U.s History And African Slavery

The economic basis for African Slavery in the U.S and its impact on the emerging nation

Although slavery was widely practiced in many societies during the 17th and 18th centuries, the practice had certain effects in human history that became very unique to the U.S.A. Slavery in colonial America existed as a result of many factors but the most notable of all was the financial growth that it gave to the people and their nation. The most notable economic factors that contributed to the practice of slavery were individualism, racism, and capitalism although other factors such as urbanization and plantation farming also played a very significant role in the growth of this institution. Individually, slavery is attributed to tremendous economic growth in the early American colonies but from a collective approach, the practice created social divisions that the nation continues to deal with to the present day. Slavery affected the emerging U.S nation because the legacy of slavery exacerbated racism, encouraged segregation and the African Americans were subjected to a long history of discrimination and oppression. This discrimination became the beginning of a long history of race and labor protests that culminated in the Civil Rights movements of the 1960s (Katchy 2007, p. 1; Anderson & Steward 2007, pp.22, 49-52, 59-60).

When colonialists settled in the New World, it was mainly in search of religious and political freedom as well as an escape from the oppressive authorities back home. This later developed into an attitude of individualism and personal worth with the belief that all human beings were created equal in the eyes of God. Yet, the privilege of personal growth was restricted for slaves and they were given no opportunity to better themselves but had to depend entirely on their masters for existence; a factor that subjected them to a controlled livelihood under very strict limitations by their masters. Based on the old-age system of slavery that had marked human history for many centuries, racism became another major factor for slavery in the U.S. The establishment of African slavery in the U.S, therefore, resulted also from an old age belief in White superiority and slavery became characteristic of the dark skin. White slave masters used this as a basis for exploiting the Africans for the accumulation of wealth because Africans had no way of escape from their dark skin. At the time of the drafting of the U.S Constitution, the issues of race and slavery were ignored and the hopes of freedom that African slaves had nurtured after the war of independence was shattered as their status remained unequal to that of Whites. The Whites failed to extend the freedom that they had so much desired from the tyrannical rule of their colonial masters to the African slaves. An anti-African attitude developed by the Southerners was to affect the U.S nation for generations to come (Katchy 2007, p. 4; Anderson & Steward 2007, pp.55-59).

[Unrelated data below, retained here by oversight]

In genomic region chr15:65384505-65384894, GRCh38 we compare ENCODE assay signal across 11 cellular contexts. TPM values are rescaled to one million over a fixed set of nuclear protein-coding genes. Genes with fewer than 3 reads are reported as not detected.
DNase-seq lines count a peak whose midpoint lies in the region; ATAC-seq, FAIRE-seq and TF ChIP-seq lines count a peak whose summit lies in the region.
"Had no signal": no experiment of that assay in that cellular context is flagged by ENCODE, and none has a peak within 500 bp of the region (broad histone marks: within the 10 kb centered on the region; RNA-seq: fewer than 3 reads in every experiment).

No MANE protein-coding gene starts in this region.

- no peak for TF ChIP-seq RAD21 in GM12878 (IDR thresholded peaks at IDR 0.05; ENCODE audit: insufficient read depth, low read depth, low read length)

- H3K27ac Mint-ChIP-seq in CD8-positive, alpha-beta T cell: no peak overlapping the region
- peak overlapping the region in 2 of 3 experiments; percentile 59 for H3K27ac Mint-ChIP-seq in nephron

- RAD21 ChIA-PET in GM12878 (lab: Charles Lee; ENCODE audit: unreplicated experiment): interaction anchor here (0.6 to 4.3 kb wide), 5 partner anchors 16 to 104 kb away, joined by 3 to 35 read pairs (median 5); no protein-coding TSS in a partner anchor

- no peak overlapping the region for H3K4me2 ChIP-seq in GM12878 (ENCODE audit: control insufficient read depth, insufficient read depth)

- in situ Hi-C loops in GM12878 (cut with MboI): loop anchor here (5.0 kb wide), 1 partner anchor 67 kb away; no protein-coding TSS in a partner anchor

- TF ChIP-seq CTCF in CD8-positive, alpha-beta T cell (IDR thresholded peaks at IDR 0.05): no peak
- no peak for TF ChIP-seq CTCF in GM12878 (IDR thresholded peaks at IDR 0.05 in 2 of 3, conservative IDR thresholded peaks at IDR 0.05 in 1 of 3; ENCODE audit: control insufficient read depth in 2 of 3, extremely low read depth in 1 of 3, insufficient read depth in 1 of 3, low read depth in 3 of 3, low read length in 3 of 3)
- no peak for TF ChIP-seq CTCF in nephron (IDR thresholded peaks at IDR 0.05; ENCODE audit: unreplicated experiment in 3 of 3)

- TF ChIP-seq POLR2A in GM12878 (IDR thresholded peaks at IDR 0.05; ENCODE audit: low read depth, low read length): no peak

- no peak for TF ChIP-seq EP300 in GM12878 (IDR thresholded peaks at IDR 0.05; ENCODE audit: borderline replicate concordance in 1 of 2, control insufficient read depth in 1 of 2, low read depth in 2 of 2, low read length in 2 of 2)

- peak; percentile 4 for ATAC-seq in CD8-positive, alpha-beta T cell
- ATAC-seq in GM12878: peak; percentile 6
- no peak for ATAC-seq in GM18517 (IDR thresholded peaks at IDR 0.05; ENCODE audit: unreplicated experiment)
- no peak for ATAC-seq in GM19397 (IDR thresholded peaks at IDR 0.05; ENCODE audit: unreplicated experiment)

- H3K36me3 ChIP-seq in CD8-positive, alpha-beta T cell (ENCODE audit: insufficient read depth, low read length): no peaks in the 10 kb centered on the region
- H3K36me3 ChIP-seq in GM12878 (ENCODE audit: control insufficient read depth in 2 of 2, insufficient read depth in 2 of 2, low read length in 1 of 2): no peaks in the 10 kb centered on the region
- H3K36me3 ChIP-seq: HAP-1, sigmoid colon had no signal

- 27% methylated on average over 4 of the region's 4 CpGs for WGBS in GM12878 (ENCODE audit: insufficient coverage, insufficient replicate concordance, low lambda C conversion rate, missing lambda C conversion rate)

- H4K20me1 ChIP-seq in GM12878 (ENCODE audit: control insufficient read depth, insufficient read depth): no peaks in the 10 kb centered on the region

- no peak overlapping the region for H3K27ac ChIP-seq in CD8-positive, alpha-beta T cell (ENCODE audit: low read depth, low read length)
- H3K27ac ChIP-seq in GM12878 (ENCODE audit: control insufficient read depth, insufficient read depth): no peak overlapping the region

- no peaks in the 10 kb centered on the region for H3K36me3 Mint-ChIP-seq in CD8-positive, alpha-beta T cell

Slavery was used by southern slave owners to promote their stature and wealth. Plantation owners in the south needed a source of labor for which they did not have to pay reasonable wages and found the solution in slave labor. Besides, few Whites were willing to work in the grueling heat of the Southern hot sun and slaves became a better option because they were able to persevere the conditions also with little pay. This left the plantation owners with enough capital to reinvest in the land and acquire more slaves to work on it. There was ample land for expansion and the agrarian ideals of the time encouraged the creation of plantation agriculture which helped to maintain slavery especially in the south. The economy of the colonies depended on plantations as each colony produced what the other could not. Crops grown in the colonies could also be sent back to Imperials countries where they were processed into consumer goods which were in turn sent back to the colonies. This created a network of economic production that would contribute to slavery in the U.S for over 100 years. Slave owners also used slavery as a good way method of controlling the industrial and economic growth of the black race and in such a way we’re able to dehumanize the Africans and maintain White superiority. African slavery became a means for economic advancement and helped to solve unemployment and labor problems (Anderson & Steward 2007, p.54; Katchy 2007, pp. 5-8).


Slavery divided the U.S nation between North and South because while the South valued the institution and wanted to expand it, the North thought it was an old age practice that needed to be done away with. The Northerners believed slavery was unconstitutional and it became the subject of many legal battles as one side fought to control it and the other fought to get rid of it. With the North pushing hard for its abolition, slavery became an issue in the politics of the emerging U.S nation (Anderson & Steward 2007, pp.62-65).


  1. Anderson, T. and Steward J (2007). Introduction to African American studies. Baltimore, MD: Black Classic Press.
  2. Katchy. (2007). “The economics of slavery in colonial America.” 
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